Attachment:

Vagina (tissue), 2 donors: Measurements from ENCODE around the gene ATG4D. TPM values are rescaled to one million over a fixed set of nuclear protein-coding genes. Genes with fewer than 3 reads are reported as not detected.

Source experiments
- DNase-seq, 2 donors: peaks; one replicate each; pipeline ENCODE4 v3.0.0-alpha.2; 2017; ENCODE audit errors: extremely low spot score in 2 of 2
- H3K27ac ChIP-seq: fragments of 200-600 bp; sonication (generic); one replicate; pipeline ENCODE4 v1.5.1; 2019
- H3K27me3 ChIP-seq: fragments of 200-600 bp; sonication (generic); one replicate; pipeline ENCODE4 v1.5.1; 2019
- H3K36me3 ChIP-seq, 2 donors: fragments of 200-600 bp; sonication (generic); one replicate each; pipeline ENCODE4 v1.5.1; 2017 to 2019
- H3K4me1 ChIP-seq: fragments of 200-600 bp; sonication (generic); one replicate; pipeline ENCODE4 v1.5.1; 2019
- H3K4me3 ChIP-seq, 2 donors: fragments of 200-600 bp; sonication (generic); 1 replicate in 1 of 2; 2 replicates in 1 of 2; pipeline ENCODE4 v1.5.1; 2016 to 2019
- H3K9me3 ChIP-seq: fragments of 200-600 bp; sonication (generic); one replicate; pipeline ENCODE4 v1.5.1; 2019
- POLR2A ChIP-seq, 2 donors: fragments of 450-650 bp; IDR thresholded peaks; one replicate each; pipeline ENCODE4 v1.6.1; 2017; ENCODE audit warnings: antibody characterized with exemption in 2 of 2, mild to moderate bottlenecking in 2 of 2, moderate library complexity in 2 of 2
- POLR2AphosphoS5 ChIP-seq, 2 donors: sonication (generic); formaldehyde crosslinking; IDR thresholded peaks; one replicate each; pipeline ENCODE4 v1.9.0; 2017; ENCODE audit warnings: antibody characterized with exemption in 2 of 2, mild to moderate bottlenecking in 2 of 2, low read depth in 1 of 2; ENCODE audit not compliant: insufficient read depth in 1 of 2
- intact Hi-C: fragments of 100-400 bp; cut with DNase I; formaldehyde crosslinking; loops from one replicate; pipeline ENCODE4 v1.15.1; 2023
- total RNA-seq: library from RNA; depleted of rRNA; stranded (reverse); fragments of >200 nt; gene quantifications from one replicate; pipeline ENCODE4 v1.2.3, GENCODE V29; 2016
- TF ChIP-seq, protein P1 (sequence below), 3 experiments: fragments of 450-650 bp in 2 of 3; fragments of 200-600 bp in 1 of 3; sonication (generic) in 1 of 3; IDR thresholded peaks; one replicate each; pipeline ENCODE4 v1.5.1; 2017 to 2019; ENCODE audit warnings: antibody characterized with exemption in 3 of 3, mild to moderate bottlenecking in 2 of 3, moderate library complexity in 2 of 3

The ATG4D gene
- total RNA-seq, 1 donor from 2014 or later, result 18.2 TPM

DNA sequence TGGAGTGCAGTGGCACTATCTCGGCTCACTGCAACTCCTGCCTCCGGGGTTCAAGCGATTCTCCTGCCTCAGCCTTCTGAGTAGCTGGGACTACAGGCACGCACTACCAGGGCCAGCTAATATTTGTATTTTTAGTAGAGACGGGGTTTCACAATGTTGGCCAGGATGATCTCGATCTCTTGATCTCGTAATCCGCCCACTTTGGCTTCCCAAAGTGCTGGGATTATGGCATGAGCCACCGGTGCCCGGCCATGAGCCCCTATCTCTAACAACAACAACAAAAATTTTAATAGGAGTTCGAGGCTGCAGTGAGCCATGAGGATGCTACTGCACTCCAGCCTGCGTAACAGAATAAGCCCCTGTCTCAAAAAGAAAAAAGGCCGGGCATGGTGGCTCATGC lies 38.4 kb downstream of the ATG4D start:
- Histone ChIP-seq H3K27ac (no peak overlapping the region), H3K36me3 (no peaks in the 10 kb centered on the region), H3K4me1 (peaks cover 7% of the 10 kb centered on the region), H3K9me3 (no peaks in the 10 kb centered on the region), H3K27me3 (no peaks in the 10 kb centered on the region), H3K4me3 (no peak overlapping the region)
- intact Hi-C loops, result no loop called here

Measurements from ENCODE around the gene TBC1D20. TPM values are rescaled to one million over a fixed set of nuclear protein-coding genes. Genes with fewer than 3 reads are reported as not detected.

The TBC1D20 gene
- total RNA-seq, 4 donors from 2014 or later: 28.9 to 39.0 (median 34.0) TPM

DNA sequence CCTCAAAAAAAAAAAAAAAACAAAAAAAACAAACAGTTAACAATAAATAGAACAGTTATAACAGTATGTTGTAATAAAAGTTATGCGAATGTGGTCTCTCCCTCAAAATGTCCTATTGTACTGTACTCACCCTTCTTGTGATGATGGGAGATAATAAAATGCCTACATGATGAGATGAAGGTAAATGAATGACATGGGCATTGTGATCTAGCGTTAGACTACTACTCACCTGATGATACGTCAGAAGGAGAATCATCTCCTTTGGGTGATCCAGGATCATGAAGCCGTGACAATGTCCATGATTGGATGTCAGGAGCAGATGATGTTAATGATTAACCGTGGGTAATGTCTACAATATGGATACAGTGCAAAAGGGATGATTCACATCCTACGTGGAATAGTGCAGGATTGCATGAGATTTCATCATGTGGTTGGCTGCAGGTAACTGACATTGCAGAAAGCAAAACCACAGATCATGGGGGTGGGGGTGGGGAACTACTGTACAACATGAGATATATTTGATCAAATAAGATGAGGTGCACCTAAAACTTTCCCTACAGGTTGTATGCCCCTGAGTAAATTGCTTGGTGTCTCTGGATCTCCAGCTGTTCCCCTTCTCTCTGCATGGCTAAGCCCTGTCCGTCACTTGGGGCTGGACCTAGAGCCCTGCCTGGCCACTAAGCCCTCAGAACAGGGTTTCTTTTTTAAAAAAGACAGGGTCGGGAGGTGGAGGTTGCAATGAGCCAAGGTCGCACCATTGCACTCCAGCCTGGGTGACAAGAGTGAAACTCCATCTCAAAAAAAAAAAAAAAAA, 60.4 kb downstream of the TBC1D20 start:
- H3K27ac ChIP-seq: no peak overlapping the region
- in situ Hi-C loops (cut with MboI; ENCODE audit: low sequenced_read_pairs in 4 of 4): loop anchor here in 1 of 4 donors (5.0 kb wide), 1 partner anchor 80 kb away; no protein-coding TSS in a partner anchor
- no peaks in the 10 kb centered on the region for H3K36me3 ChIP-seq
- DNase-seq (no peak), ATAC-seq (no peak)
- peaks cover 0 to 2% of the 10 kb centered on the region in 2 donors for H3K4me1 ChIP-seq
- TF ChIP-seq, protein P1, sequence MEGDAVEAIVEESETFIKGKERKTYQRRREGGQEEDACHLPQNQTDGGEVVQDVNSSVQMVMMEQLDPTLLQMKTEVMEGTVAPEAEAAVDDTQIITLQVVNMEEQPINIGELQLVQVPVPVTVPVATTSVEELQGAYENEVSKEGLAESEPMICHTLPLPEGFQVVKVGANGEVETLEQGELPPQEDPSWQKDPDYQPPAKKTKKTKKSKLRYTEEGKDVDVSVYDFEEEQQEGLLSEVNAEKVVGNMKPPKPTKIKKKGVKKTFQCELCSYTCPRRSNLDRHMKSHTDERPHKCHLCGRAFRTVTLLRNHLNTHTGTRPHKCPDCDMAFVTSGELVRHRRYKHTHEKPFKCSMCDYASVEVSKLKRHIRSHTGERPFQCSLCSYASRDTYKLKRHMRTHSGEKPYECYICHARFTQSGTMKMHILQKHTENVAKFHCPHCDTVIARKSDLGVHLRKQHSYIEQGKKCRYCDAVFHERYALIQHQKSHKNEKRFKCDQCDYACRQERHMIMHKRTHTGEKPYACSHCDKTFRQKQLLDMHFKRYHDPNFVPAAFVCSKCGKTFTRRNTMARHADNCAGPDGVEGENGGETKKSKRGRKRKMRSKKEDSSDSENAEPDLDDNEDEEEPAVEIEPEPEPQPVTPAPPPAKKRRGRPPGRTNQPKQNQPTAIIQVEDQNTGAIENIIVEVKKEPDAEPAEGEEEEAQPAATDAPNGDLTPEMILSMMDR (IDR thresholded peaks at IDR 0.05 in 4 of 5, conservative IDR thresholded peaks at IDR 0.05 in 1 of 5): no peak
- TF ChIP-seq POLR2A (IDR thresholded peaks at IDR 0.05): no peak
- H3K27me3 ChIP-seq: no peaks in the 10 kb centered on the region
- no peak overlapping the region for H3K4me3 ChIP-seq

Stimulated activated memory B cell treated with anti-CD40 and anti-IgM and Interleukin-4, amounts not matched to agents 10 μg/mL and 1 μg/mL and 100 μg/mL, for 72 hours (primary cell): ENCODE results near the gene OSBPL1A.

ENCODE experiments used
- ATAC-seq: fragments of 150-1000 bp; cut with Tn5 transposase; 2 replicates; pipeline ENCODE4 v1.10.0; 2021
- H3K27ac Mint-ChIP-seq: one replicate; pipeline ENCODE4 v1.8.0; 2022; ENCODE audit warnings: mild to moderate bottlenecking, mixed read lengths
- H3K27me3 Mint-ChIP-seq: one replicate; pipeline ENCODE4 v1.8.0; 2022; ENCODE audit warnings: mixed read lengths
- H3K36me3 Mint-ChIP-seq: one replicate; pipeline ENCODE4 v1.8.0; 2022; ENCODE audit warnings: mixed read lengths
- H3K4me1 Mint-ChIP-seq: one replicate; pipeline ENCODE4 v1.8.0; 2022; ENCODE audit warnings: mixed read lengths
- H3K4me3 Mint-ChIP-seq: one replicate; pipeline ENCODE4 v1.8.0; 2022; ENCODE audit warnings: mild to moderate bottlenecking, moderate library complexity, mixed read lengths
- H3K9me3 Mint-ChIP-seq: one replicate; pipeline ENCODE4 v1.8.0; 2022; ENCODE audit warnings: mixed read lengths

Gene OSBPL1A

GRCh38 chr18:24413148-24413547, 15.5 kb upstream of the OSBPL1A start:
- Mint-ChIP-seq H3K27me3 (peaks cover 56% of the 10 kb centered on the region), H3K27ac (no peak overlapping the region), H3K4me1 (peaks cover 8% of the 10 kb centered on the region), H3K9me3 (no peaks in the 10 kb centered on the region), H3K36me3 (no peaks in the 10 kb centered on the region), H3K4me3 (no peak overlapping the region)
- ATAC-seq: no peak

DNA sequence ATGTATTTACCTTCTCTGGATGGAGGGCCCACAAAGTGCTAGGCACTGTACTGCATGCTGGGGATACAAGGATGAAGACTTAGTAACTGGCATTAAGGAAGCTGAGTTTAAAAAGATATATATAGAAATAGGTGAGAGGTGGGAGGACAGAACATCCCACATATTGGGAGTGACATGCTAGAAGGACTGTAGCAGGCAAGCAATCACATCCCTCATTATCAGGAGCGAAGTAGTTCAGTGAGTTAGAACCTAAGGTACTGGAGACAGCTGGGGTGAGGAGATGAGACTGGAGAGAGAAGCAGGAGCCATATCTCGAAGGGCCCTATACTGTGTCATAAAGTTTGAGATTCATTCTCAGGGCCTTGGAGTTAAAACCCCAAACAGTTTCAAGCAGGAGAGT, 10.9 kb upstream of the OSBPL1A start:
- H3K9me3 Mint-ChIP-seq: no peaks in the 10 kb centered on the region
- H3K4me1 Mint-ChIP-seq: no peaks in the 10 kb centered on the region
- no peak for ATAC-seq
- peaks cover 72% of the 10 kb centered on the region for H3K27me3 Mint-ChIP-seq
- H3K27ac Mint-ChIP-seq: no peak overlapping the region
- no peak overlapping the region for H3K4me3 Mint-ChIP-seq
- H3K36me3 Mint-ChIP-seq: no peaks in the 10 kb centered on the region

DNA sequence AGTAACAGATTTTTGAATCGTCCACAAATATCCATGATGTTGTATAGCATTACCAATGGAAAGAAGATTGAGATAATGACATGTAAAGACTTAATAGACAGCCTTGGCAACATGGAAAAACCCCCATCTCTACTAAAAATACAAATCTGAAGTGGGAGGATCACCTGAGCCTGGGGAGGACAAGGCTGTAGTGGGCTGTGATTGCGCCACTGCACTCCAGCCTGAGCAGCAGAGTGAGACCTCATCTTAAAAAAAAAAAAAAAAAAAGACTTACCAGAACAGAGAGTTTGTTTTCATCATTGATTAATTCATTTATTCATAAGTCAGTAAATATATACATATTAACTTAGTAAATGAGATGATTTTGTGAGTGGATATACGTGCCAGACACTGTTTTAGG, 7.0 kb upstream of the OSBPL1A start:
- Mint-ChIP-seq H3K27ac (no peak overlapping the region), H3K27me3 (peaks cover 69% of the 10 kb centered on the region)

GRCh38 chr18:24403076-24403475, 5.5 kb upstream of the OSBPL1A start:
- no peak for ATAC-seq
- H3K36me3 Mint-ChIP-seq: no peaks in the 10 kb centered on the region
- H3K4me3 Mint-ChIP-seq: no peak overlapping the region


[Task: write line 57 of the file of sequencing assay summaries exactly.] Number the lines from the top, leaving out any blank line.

- no peak for ATAC-seq